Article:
Tuesday, October 22, 2013

#SocialBeef

Thursday, October 17th,  I hitched a ride with Jennifer Houston of East Tennessee Livestock Center  and we traveled to a social media workshop being held by the Tennessee Beef Industry Council (TBIC).  The TBIC had a fun day planned out with three speakers.  Lauren Chase, Ryan Goodman, both of Montana Stockgrowers Association (MSGA),  and Pamela Bartholomew from Pick TN Products,  were there to teach us about using social media to advocate for our cattle and/or our farms.   Everyone was excited to get started learning about Twitter, Facebook, Webpages, Pinterest and other social media apps.  We started the day by gaining a general understanding about why we should use social media and how it can impact our farm, and the typical consumers perspective of agriculture in general.   Then one thing that I took away from this portion of the day is that I am always doing something on my farm and it is probably of interest to those who are not familiar with how farms work.   I should be telling them about it..  I can do this through social media with words, pictures and video.  After lunch, we went to groups based on our level!  I sat in the front row, first seat..... This of course is typical homeschooler behavior .  I sat down next to the cutest older couple who own and operate Arrowhead Ranch.  Like many, they weren't raised with technology and truthfully they weren't too thrilled about having to get along with it either!   They now have a Facebook page, a website and a Twitter Account!   During the workshop, we used the hashtag Social Beef on Instagram and Twitter all day long so they were very practiced by the end of the day.  They looked so cute taking this huge step for their angus farm through social media!  We all chipped into help those that were new to the platforms and a fun time was had by all!   Sometimes technology seems frustrating and out of reach for those that weren't raised with it.  I understand that, and applaud those who reach out and grasp onto new concepts. If you are not moving forward in your business you are moving backwards.
 Once we got twitters made and all the other social media things people wanted, we closed the day out with a drawing for "Big Sky Boots: Working Seasons of a Montana Cowboy" which Lauren Chase made with the help of Montana farmers and ranchers.  I didn't get the book, but I came away with something greater.  The higher knowledge of #SocialBeef and friendships with TN farmers.

One of my favorite TN Girls (via Kentucky) Janna Sullivan
with the TN Beef Industry Council
Working hard!
Julie Walker!!!!
 
Lauren Chase, Me, and Ryan Goodman. Hashtag I love Lean BEEF!!





Monday, October 7, 2013

2014 National Beef Ambassador Program: It started with a shiny belt buckle

One sunny day at a cattle auction in Georgia a woman approached a girl in a shiny buckle...the woman, Mrs. Callaway, asked the girl about her buckle.  I don't know how but Mrs. Callaway felt or heard the girls passion through her words describing her life on the farm.  What Mrs. Callaway had up her sleeve next changed that girl's life, forever.  OK maybe a tad much exaggeration.  That girl was me and I was at that sale looking for replacement cows with my Pop.  Mrs. Callaway thought I was worthy to know about this program called the National Beef Ambassador Program (NBAP) and she also told me that Tennessee didn't have a program.  Duhh Duhh Duhh. I went home without any new cows but with information that could change the course of my life.
  A side story, before I had heard about NBAP I wanted to work in the CIA. Now I wanted to be a Bovine geneticist/nutritionist/ some reproduction and an embryologist.  That's a lot right!! Back to the story.....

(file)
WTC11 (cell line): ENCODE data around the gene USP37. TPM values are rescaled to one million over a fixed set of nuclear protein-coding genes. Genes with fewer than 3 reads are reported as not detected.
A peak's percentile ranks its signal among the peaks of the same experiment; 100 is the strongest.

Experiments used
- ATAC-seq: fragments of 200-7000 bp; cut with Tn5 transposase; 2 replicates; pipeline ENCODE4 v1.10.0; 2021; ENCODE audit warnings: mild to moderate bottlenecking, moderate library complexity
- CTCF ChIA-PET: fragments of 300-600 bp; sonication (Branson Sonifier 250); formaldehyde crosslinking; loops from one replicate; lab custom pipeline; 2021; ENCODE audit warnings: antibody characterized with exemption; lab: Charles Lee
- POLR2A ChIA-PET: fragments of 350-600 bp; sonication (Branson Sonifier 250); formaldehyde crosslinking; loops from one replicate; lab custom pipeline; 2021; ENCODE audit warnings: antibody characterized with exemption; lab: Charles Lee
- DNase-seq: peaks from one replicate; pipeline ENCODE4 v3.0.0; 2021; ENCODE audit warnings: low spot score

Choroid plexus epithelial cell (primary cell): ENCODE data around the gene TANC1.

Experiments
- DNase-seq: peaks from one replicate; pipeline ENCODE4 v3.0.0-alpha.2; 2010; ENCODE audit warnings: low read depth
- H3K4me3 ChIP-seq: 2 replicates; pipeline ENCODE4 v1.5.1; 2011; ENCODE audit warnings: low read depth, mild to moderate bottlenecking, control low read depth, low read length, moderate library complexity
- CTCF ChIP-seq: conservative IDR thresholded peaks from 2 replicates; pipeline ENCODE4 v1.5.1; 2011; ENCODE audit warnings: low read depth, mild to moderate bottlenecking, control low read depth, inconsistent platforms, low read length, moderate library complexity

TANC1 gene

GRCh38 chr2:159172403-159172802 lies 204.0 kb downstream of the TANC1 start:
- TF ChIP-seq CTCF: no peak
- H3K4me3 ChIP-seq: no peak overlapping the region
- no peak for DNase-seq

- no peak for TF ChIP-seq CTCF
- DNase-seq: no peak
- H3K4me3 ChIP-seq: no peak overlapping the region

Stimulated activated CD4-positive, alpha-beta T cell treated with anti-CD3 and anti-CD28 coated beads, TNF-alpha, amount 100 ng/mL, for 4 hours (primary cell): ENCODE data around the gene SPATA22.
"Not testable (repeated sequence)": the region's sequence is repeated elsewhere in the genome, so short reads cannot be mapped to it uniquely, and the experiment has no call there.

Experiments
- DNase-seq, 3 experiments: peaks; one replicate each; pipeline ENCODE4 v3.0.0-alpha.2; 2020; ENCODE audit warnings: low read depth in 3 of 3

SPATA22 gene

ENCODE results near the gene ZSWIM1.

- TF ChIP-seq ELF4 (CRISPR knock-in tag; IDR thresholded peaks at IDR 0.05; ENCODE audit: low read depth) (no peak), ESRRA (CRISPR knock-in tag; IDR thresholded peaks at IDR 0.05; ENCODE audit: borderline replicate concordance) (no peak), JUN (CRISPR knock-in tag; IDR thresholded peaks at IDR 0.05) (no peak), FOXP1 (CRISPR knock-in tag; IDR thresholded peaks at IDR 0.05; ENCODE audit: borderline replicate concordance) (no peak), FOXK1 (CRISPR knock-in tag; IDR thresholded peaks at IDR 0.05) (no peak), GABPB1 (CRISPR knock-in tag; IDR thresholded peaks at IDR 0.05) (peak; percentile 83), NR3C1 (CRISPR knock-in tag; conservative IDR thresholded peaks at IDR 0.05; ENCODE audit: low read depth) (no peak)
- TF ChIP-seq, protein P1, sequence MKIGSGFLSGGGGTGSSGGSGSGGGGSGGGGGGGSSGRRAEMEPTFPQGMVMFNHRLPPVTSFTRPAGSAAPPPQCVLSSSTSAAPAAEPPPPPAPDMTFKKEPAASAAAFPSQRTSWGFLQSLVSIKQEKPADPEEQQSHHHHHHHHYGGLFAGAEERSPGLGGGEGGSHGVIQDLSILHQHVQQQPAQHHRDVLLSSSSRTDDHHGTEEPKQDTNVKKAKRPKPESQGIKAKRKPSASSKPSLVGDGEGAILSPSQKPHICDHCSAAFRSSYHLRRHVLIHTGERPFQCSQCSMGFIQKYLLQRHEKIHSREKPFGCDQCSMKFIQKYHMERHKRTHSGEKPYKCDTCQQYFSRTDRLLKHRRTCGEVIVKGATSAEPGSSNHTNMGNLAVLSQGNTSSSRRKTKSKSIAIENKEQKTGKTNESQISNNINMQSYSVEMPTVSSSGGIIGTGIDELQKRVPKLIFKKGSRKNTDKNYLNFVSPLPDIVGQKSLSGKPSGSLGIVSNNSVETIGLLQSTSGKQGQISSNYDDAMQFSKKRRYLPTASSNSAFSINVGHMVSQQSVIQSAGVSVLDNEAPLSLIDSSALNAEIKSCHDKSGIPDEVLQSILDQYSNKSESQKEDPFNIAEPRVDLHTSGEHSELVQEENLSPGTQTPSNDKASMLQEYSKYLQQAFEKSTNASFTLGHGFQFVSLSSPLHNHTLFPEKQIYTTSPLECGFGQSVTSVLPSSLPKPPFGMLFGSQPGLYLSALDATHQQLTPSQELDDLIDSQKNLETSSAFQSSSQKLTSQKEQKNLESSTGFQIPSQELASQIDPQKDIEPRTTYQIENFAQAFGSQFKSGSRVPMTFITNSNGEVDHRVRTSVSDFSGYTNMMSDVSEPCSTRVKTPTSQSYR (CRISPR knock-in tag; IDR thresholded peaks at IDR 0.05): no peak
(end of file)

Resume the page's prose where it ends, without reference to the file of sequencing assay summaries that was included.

Well, I pursued this program but not before I forgot our conversation many times.  I actually forgot and then finally remembered our conversation about a month before the contest!  Not having an official contest in my state I had to find someone in the beef community to write me a letter of recommendation. I choose Mrs. Houston a very influential cattlewoman in my area whom I look up to greatly.  She got the letter written, we sent off the registration, and BAM I was on my way to the Wooster, Ohio 2012 NBAP contest. Look at the NBAP page.  They do their contest with the next years date because that's how the team will serve.  The Beef Ambassador contest has two divisions: senior and junior.  The junior division ages from 12-16, I was in that division. The seniors age from 17-21.  There were two parts of the contest I had to participate in: consumer demonstration and media interview.  I had the time of my life! That year we toured Certified Angus and Weaver Leather!!  I couldn't believe that so many prominent members of the beef community were in attendance and it was an excellent trip. A big bonus for me were passionate friends I made for life.
  Year 2012...September rolls around and my mom and I are talking about going again.  This year its in Sacramento, California.  That's a long drive from Tennessee.  We decided to make it a family trip.  We visited every important site on I-40 from Tennessee to California.  Then we drove up the coast of California on the road that runs along the ocean to Sacremento for the contest.  We had five people crammed in a little rental  KIA.  We stopped along the way and saw all our family across the US.  When we finally arrived to Sacramento we were exhausted.  I couldn't think about actually functioning let alone telling people about my farm.  Good thing it comes natural to me.  That year was probably the best. I knew the ropes and the people and what to look out for.
Year 2013...This years contest.  Tennessee finally got a contest! That made me super happy.  Long story short, I lost!  Now, I am glad I did though. It pushed me to be the best I could at this years contest in Springdale, Arkansas.  The home of one of my favorite cattlewomen! Geneice McCall, she is from a small town called Eureka Spring, Arkansas.  Anyways, the contest went on without a glitch.  I NOW thought this contest was the best!  I wonder if I can call them ALL the Best!   Why, yes, Yes I can! This is the third year I have gone and I tried with all my heart, soul, and mind to do the best I could do and make my mom and dad proud.  Before the awards ceremony I told my mom I didn't care if  I placed because I knew I did the best I had done in a long time, I had fun with it all.  I made so many networking connections and I was proud of myself for what I had accomplished that weekend. 
The awards ceremony...hmmm....I really can't remember anything from it except I won consumer demonstration high individual!!!!!!!  I then went on to receive second place. I was overjoyed.  I was crying and shaking.  I thought all the juniors did fabulous. I didn't think I could ever place but I did. You can watch some of the videoed contest here.  Well, another one was in the books.
I could post a million pictures but will just stick with this years!

"Vanna Whites" with the Truck that helped start Tyson.  It has had a few touchups!


Tennessee Senior and Junior Contestants in front of Tyson Discovery Center
Rachael Wolters and Me (Madison Martin)